I just love drawing
Once upon a time, because I love sharing my experiences with others, I decided to buy a beamer, clear some wall space and started showing my collection of art documentaries to friends on my now famous Kunst!Film! (Art!Movie!) nights. This has been going on now for over a year. Often we discuss what we’ve seen for a bit, we let it inspire us, but mostly we have a great time sharing our creative and art-loving lives and the odd bottle of wine.
Personal favorites so far:
- Art:21 – PBS series, now in it’s fifth season. Every episode has four portraits of contemporary artists loosely connected by a shared theme, lovingly made and no boring talking heads. Don’t know what to ask for Christmas? Look no further.
- The BBC series The Secret of Drawing with Andrew Graham-Dixon – OK, I’m biased, being a sucker for drawing, but do take a peek…
- The 1998 Channel 4 series This Is Modern Art by Matthew Collings. I just love the way he talks about art – no pseudo-intellectual bullshit, but straight-forward and often personal insights for anyone who’s interested in modern art. Beware: he might actually make you think.
Jonas Ohlsson’s first drawing classes are just meant to loosen up… no pressure, just getting into the flow. I like it, especially since he’s also an imaginative DJ, playing all kinds of weird and inspiring music during the class. So this is me…. loosening up in the first two lessons.
For almost ten years I have worked as a consultant for cultural heritage, landscape and spatial developments. I used to love the bit where I worked with artists and landscape architects. In 2006 I made a great discovery while participating in a workshop at the ArtEZ Academie van Bouwkunst by John Lonsdale and Marieke Berkers: how much I loved crossing the line and being part of the creative process myself. I felt I should start acquiring some basic skills because I was insecure about making even the tiniest sketch. I signed up for an art class in my neighbourhood and I discovered I really liked drawing. A lot. I learned fast and gained more confidence in the process. Then I made a nasty discovery – drawing is a skill that can be learned and easily be turned into a trick. Just mind your lights and darks, your negative spaces, lines, contours, gestures… If I didn’t want to turn into a calendar artist I had to change my act. So I did the orientation year at the Rietveld, which was great and after a year at Artless I decided to move on to Dogtime. I intend to take you along on my journey by means of this blog.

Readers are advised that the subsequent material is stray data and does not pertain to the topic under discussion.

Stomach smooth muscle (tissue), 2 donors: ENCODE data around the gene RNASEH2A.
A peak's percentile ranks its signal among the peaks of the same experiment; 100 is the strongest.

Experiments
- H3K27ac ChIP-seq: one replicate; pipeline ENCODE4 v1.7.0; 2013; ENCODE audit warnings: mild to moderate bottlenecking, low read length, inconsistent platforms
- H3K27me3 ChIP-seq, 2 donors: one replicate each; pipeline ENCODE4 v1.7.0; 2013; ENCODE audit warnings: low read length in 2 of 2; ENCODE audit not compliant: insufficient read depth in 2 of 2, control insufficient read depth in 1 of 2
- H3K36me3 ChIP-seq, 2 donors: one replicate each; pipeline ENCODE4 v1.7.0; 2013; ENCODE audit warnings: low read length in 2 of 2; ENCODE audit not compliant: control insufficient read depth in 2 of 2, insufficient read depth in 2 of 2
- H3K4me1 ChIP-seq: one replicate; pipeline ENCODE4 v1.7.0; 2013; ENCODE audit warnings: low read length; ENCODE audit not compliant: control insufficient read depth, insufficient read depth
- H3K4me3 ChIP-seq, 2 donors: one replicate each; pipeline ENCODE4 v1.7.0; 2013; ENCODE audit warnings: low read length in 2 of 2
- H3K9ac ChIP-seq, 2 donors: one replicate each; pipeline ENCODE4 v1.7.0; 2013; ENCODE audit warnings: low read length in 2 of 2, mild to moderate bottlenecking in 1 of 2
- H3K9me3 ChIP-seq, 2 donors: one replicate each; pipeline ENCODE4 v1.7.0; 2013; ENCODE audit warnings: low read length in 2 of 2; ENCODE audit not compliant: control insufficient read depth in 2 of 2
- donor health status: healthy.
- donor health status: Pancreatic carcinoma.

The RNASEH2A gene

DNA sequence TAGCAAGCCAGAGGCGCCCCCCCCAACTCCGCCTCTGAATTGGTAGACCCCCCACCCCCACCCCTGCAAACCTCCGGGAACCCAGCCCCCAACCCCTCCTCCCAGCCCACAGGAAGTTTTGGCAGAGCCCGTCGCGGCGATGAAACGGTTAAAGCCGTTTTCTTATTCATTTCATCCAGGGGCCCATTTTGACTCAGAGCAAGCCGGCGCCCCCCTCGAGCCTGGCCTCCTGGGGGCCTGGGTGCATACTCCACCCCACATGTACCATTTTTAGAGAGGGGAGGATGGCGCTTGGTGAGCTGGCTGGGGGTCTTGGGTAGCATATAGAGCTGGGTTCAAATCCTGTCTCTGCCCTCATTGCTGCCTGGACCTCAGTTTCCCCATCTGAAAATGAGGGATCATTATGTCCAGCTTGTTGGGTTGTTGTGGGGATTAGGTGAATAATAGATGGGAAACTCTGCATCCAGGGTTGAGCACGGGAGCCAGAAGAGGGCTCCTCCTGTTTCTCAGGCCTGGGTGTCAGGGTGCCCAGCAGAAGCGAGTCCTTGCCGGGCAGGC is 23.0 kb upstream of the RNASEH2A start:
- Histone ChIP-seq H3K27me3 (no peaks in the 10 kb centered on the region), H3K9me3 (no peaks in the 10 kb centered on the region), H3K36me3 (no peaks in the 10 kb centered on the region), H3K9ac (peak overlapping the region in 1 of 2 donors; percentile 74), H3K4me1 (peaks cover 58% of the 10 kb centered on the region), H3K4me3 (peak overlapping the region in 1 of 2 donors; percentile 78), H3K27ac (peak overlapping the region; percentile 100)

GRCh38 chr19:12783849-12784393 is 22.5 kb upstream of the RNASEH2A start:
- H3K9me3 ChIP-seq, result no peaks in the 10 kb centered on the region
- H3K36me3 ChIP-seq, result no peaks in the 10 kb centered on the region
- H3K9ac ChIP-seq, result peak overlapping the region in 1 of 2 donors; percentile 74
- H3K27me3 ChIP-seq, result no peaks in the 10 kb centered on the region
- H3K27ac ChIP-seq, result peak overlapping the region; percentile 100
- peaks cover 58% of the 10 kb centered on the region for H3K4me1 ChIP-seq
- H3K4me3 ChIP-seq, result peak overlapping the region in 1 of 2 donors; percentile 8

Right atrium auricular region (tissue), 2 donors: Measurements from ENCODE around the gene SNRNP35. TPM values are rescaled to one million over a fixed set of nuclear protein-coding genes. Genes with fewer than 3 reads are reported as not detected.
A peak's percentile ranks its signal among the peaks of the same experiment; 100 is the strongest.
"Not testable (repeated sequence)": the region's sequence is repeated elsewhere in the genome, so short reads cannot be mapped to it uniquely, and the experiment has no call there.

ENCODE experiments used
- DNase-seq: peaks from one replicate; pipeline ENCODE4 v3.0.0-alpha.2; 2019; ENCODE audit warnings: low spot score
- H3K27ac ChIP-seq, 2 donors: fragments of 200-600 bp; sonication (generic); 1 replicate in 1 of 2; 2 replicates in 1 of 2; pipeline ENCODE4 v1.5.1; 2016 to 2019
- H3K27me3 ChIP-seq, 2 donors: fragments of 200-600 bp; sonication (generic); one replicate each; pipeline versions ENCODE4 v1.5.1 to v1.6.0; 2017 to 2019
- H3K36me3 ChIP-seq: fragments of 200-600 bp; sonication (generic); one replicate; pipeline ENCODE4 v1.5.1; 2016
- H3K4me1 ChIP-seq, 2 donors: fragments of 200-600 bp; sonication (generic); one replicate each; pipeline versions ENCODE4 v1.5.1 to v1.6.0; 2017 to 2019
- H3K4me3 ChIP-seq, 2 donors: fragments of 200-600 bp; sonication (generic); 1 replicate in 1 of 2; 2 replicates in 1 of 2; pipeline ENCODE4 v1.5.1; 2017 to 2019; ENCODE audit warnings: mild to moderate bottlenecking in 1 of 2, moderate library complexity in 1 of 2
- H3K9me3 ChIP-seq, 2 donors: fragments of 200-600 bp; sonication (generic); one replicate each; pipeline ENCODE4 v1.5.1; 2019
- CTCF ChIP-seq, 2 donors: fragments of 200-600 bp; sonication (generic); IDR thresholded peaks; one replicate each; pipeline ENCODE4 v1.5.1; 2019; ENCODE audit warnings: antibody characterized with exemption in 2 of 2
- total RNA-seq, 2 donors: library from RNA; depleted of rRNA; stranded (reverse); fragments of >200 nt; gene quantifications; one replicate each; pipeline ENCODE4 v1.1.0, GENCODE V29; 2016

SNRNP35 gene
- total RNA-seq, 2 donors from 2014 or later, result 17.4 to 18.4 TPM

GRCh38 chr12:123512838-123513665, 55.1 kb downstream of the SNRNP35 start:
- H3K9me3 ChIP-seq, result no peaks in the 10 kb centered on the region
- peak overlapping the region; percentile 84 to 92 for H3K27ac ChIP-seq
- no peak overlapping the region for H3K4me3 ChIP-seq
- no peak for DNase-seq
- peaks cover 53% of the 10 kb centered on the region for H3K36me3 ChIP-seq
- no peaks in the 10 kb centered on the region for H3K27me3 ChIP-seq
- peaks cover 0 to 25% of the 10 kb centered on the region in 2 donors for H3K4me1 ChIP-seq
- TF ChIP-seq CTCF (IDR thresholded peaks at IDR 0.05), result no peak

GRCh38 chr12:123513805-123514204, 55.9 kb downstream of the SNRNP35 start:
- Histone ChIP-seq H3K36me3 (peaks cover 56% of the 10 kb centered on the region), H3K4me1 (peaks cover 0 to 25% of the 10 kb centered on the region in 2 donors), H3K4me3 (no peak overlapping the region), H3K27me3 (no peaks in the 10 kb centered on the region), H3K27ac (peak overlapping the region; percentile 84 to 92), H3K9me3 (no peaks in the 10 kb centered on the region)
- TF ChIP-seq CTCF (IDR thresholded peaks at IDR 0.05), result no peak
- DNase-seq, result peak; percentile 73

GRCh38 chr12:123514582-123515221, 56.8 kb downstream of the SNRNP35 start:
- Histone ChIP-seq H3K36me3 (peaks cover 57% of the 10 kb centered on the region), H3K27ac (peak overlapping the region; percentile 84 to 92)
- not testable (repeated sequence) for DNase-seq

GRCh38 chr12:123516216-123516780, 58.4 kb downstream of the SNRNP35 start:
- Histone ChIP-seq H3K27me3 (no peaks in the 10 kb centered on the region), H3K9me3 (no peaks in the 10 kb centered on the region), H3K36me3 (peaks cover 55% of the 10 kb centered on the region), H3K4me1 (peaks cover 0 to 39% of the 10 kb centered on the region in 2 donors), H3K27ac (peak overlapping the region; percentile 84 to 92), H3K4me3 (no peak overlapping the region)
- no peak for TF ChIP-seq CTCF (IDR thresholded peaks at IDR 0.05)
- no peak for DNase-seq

Yesterday we had our first drawing class by Jonas Ohlsson. Much was said and much was done, I was amazed by the productivity of my fellow students, not holding back even though some of them had not drawn since childhood. I did three drawings, two of my fellow students and one doodly bit that just went nowhere, but then again, we were not supposed to pay much attention to meaning or making a pretty picture, just to loosen up a bit and take the line for a walk.
Back at home I discussed the experience with Erik and he made a remark that got stuck in my mind: “You were in your comfort zone”. He was so right! Drawing is something I now feel quite comfortable doing. Most of the time people like what they see so I can smugly relax and enjoy the compliments. One of the first things Mariëtte Renssen said when she got me in her class was to beware of turning my drawing into a trick. Have I?
So…. I’ve got my work cut out for me. How to boldly draw where no one has drawn before.